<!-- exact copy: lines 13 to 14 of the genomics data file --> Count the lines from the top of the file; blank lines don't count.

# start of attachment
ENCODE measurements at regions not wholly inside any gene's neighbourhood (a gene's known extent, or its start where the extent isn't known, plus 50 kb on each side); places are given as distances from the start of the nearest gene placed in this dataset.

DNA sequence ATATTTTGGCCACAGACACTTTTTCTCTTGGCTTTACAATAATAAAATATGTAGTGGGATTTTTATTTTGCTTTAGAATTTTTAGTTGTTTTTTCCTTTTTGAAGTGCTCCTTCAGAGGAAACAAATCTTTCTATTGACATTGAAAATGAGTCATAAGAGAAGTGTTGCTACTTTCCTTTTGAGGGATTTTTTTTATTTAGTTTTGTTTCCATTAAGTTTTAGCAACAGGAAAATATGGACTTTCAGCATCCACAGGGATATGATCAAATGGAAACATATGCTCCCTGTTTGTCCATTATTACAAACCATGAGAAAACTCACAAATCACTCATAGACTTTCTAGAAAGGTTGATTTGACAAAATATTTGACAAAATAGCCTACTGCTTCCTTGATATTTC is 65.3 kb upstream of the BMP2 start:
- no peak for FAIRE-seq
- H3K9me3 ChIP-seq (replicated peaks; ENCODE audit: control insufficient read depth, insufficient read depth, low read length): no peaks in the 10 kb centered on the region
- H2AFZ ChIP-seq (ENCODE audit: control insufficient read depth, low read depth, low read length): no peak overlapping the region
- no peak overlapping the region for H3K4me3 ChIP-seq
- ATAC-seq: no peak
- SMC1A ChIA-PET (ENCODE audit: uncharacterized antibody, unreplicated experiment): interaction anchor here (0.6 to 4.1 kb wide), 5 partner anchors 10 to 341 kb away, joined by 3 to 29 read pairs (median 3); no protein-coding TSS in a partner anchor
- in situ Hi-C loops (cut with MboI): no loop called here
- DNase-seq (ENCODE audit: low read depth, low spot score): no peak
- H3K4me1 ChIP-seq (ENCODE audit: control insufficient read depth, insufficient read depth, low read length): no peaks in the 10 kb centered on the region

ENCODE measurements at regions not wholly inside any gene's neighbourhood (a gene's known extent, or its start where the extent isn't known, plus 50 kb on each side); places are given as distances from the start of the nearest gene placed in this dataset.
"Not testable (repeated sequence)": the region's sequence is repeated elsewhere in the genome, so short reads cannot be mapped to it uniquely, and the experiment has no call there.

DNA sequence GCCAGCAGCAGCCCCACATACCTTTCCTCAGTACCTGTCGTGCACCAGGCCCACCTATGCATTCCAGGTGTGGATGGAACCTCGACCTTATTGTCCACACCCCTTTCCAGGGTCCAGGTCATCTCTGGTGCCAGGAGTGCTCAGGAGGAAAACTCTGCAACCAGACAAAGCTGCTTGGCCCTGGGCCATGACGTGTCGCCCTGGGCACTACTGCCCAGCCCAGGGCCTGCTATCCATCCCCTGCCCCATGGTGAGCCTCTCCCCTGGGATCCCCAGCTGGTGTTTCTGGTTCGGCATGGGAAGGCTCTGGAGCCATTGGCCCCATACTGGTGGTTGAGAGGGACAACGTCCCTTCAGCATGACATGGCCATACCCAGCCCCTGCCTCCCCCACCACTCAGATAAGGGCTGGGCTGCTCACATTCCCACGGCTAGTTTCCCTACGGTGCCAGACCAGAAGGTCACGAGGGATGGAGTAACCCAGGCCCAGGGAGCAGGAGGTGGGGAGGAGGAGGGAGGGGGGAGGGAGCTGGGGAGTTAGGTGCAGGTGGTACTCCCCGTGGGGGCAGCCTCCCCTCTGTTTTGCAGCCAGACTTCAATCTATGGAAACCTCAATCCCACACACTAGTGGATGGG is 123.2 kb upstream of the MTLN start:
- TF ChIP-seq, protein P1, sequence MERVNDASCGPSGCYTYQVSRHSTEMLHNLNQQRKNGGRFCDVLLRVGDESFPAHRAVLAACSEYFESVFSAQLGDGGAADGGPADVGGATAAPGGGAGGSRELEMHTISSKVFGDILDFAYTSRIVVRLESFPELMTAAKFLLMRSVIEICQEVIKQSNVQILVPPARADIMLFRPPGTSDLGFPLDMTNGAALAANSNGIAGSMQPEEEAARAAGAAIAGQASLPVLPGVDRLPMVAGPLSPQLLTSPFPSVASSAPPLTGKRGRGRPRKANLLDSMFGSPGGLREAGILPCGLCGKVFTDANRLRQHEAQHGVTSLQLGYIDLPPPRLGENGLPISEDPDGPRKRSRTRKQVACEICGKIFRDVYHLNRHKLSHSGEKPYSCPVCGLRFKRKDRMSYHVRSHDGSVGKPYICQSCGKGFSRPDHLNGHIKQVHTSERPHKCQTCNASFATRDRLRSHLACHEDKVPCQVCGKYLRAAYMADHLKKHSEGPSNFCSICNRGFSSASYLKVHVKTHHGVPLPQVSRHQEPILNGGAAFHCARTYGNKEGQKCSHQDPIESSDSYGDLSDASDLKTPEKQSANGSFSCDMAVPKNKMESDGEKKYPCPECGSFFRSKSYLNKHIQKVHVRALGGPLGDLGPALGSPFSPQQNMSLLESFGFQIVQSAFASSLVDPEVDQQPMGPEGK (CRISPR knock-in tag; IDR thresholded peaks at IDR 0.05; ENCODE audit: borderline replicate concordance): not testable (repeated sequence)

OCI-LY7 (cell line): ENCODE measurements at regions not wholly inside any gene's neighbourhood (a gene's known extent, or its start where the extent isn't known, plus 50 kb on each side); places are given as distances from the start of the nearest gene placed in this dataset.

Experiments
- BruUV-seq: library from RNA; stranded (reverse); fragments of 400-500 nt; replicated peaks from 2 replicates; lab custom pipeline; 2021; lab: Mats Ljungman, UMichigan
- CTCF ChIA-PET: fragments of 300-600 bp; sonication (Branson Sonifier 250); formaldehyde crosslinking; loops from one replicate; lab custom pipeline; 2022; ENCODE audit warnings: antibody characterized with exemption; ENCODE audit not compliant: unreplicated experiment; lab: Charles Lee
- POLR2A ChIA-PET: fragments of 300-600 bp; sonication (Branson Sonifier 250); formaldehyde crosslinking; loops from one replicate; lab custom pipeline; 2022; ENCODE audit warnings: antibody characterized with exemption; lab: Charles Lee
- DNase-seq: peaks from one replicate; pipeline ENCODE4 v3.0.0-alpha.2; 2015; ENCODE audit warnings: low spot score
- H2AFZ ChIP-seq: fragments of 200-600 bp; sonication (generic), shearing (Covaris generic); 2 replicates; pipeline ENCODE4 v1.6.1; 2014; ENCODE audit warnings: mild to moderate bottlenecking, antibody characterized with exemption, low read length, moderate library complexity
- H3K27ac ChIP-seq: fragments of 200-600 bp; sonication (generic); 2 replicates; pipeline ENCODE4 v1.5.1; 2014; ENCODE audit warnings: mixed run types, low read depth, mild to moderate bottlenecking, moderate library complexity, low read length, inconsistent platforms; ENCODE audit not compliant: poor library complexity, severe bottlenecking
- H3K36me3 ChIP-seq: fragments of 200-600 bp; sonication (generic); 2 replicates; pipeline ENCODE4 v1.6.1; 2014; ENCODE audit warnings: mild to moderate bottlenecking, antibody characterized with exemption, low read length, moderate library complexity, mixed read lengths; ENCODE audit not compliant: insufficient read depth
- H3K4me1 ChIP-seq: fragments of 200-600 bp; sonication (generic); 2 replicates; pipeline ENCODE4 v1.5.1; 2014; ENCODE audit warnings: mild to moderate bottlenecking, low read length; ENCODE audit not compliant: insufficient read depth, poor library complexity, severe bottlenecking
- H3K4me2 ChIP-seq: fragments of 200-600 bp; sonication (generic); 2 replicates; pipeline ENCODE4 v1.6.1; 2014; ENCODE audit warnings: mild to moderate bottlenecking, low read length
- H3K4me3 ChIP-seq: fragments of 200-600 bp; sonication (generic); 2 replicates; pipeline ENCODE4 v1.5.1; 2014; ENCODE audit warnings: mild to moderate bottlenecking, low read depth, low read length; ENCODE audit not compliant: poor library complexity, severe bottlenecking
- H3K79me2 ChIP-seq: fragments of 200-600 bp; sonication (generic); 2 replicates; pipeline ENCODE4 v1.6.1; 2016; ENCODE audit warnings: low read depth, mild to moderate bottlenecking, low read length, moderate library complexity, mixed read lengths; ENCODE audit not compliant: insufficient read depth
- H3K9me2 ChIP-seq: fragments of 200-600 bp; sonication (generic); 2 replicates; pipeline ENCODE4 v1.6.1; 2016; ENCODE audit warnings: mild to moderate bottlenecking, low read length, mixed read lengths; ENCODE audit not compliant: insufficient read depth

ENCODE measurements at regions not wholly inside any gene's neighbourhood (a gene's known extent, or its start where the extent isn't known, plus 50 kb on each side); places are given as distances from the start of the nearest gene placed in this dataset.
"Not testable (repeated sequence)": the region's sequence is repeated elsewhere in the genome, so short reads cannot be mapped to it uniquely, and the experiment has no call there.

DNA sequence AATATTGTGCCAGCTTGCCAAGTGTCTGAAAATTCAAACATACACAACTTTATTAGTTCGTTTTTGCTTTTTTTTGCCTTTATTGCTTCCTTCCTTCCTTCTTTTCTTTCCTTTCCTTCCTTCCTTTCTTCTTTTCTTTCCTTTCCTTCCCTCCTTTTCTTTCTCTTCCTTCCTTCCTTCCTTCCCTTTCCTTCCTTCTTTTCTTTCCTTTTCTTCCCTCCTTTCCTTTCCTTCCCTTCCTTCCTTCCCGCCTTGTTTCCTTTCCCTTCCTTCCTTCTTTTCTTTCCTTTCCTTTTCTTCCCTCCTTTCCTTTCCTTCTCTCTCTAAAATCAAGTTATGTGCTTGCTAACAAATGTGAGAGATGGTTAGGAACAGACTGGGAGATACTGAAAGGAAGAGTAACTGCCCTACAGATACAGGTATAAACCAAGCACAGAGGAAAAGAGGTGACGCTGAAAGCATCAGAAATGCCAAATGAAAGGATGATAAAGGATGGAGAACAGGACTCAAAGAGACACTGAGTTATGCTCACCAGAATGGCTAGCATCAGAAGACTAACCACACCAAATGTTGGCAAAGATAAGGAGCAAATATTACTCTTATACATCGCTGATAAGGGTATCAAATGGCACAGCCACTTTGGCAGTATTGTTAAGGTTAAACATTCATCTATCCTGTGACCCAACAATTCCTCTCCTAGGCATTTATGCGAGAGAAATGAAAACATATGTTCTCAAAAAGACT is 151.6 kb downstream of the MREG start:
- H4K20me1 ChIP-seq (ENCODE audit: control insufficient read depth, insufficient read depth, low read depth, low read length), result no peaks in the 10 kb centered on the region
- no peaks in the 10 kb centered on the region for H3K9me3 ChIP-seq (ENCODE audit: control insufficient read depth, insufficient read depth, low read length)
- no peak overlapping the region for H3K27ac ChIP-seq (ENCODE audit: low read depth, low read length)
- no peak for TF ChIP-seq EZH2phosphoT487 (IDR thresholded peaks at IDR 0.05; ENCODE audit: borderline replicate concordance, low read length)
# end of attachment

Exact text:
"Not testable (repeated sequence)": the region's sequence is repeated elsewhere in the genome, so short reads cannot be mapped to it uniquely, and the experiment has no call there.

DNA sequence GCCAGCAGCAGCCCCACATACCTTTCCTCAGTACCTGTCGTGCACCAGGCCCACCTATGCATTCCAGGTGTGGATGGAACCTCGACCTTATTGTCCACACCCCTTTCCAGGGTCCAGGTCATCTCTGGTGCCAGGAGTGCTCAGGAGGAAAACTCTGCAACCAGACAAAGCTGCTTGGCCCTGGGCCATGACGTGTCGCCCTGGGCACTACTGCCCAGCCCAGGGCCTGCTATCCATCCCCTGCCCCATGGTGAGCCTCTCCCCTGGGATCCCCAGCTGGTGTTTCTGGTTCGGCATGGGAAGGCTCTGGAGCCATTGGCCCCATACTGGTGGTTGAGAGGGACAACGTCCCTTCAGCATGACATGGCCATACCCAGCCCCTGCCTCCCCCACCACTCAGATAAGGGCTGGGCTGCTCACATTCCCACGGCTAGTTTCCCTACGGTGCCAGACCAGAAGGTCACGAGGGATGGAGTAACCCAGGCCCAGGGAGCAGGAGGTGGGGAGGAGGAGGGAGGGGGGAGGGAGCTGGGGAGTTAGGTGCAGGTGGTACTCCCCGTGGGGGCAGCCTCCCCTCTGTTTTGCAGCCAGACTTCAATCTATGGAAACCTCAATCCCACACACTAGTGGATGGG is 123.2 kb upstream of the MTLN start: